Data visualisation is the presentation of data in a graphical format. It reduces the “noise” of data by presenting it visually, making it easier for decision makers to see and understand trends, outliers, and patterns in data.
Maps and charts were among the earliest forms of data visualisation. One of the most well-known early examples of data visualisation was a flow map created by French civil engineer Charles Joseph Minard in 1869 to help understand what Napoleon’s troops suffered in the disastrous Russian campaign of 1812.
The map used two dimensions to depict the number of troops, distance, temperature, latitude and longitude, direction of travel, and location relative to specific dates.
Today, data visualisation encompasses all manners of presenting data visually, from dashboards to reports, statistical graphs, heat maps, plots, infographics, and more.
The business value of data visualisation
Data visualisation helps people analyse data quickly and efficiently. By providing easy-to-understand visual representations of data, it helps employees make more informed decisions based on that data. Presenting data in visual form can make it easier to comprehend, enable people to obtain insights more quickly.
Visualisations can also make it easier to communicate those insights. Visual representations of data can also make it easier to see how independent variables relate to one another. This can help you see trends, understand the frequency of events, and track connections between operations and performance, for example.
Types of data visualisation
There are myriad ways of visualising data, but data design agency The Datalabs Agency says there are two basic categories of data visualisation:
- Exploration: Exploration visualisations help you understand what the data is telling you.
- Explanation: Explanation visualisations tell a story to an audience using data.
It is essential to understand which of those two ends a given visualisation is intended to achieve.
Some of the most common specific types of visualisations include:
These are typically geospatial visualisations. For example, cartograms use distortions of maps to convey information such as population or travel time. Choropleths use shades or patterns on a map to represent a statistical variable, such as population density by state.
These are one-dimensional linear visualisations that have a start and finish time. Examples include a time series, which presents data like website visits by day or month, and Gantt charts, which illustrate project schedules.
These common visualisations present data with two or more dimensions. Examples include pie charts, histograms, and scatter plots.
These visualisations show how groups relate to each other. Tree diagrams are an example of a hierarchical visualisation that shows how larger groups encompass sets of smaller groups.
Network visualisations show how data sets are related to each other in a network. An example is a node-link diagram, also known as a network graph, which uses nodes and link lines to show how things are interconnected.
Data visualisation examples
Tableau has collected what it considers to be 10 of the best data visualisation examples. Number one on Tableau’s list is Minard’s map of Napoleon’s march to Moscow, mentioned above. Other prominent examples include:
- A dot map created by English physician John Snow in 1854 to understand the cholera outbreak in London that year. The map used bar graphs on city blocks to indicate cholera deaths at each household in a London neighbourhood. The map showed that the worst-affected households were all drawing water from the same well, which eventually led to the insight that wells contaminated by sewage had caused the outbreak.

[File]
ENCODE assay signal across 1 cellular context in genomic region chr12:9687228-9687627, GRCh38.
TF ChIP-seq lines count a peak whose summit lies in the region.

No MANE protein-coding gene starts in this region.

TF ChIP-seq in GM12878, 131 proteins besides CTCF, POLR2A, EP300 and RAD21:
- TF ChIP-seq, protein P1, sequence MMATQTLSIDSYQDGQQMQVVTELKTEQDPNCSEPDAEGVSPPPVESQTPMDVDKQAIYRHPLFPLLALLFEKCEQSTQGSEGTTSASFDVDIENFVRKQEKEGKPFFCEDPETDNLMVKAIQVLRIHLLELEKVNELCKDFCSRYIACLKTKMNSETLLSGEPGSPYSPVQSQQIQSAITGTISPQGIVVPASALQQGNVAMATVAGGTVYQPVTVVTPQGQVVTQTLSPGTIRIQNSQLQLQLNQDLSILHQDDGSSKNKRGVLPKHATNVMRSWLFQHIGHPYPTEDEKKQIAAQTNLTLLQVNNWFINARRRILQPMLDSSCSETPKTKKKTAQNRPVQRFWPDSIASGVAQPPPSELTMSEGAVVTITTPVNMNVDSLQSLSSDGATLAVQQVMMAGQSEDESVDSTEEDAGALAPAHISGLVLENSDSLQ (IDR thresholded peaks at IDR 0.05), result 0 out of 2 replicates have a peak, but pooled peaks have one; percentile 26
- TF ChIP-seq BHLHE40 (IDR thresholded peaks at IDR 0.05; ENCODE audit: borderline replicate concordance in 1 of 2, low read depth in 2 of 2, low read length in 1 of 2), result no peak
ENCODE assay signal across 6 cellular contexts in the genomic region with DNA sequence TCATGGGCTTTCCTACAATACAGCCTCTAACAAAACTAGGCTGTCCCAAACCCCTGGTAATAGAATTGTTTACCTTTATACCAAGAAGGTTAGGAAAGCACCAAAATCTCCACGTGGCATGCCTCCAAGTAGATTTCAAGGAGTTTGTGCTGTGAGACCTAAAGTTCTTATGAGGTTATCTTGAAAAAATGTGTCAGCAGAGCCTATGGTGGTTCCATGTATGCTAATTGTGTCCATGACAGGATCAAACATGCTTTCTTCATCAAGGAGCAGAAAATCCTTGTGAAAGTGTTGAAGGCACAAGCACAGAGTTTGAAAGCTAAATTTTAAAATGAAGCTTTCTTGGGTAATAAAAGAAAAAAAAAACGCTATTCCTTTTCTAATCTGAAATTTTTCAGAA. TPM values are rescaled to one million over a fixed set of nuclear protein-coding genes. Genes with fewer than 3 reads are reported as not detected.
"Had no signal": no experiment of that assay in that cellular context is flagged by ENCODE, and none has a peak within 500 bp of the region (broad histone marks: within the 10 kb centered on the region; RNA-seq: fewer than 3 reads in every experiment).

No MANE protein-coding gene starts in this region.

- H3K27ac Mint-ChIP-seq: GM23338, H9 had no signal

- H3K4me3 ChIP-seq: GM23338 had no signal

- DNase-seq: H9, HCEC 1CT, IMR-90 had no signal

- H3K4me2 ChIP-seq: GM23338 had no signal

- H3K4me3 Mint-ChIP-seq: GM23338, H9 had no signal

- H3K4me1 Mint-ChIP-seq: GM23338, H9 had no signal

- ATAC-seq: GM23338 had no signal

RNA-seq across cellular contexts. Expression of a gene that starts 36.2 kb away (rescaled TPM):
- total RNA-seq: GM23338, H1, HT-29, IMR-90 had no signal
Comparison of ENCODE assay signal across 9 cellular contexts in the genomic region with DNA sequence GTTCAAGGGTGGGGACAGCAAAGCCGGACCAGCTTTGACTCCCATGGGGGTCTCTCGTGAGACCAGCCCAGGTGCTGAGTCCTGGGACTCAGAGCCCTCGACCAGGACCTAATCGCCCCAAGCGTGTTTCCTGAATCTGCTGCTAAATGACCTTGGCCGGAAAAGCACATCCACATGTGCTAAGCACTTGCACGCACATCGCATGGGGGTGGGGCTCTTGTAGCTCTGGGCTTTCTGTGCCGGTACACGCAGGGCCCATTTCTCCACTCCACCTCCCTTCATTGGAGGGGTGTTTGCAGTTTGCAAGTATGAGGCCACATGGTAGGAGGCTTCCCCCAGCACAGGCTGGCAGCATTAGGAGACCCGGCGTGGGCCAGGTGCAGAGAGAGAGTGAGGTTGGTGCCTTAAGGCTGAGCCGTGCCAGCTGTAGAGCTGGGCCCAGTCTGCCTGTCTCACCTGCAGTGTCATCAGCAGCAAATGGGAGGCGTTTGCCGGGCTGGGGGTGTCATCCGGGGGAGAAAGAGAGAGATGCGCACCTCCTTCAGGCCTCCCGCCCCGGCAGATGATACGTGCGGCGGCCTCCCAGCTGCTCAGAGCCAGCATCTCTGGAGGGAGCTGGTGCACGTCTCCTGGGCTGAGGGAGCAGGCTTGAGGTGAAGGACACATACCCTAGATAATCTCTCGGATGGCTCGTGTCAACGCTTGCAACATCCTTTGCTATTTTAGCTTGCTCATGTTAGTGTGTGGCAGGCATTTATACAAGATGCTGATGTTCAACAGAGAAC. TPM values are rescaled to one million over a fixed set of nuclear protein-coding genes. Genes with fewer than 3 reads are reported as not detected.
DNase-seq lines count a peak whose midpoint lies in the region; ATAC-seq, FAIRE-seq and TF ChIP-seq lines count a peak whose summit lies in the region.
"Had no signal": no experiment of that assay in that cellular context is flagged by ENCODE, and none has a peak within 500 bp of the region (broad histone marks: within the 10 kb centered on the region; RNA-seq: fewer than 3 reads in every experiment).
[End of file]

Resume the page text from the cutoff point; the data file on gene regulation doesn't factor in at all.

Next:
- An animated age and gender demographic breakdown pyramid created by Pew Research Center as part of its The Next America project, published in 2014. The project is filled with innovative data visualisations. This one shows how population demographics have shifted since the 1950s, with a pyramid of many young people at the bottom and very few older people at the top in the 1950s to a rectangular shape in 2060.
- A collection of four visualisations by Hanah Anderson and Matt Daniels of The Pudding that illustrate gender disparity in pop culture by breaking down the scripts of 2,000 movies and tallying spoken lines of dialogue for male and female characters. The visualisations include a breakdown of Disney movies, the overview of 2,000 scripts, a gradient bar with which users can search for specific movies, and a representation of age biases shown toward male and female roles.
Data visualisation tools
There are many applications, tools, and scripts available for data visualisation. Some of the most popular include the following:
Domo is a cloud software company that specialises in business intelligence tools and data visualisation. It focuses on business-user deployed dashboards and ease of use.
Dundas BI is a BI platform for visualising data, building and sharing dashboards and reports, and embedding analytics.
Infogram is a drag-and-drop visualisation tool for creating visualisations for marketing reports, infographics, social media posts, dashboards, and more.
Microsoft Power BI
Microsoft Power BI is a business intelligence platform integrated with Microsoft Office. It has an easy-to-use interface for making dashboards and reports.
Qlik’s Qlik Sense features an “associative” data engine for investigating data and AI-powered recommendations for visualisations. It is continuing to build out its open architecture and multi-cloud capabilities.
Sisense is an end-to-end analytics platform best known for embedded analytics. Many customers use it in an OEM form.
One of the most popular data visualisation platforms on the market, Tableau is a platform that supports accessing, preparing, analysing, and presenting data.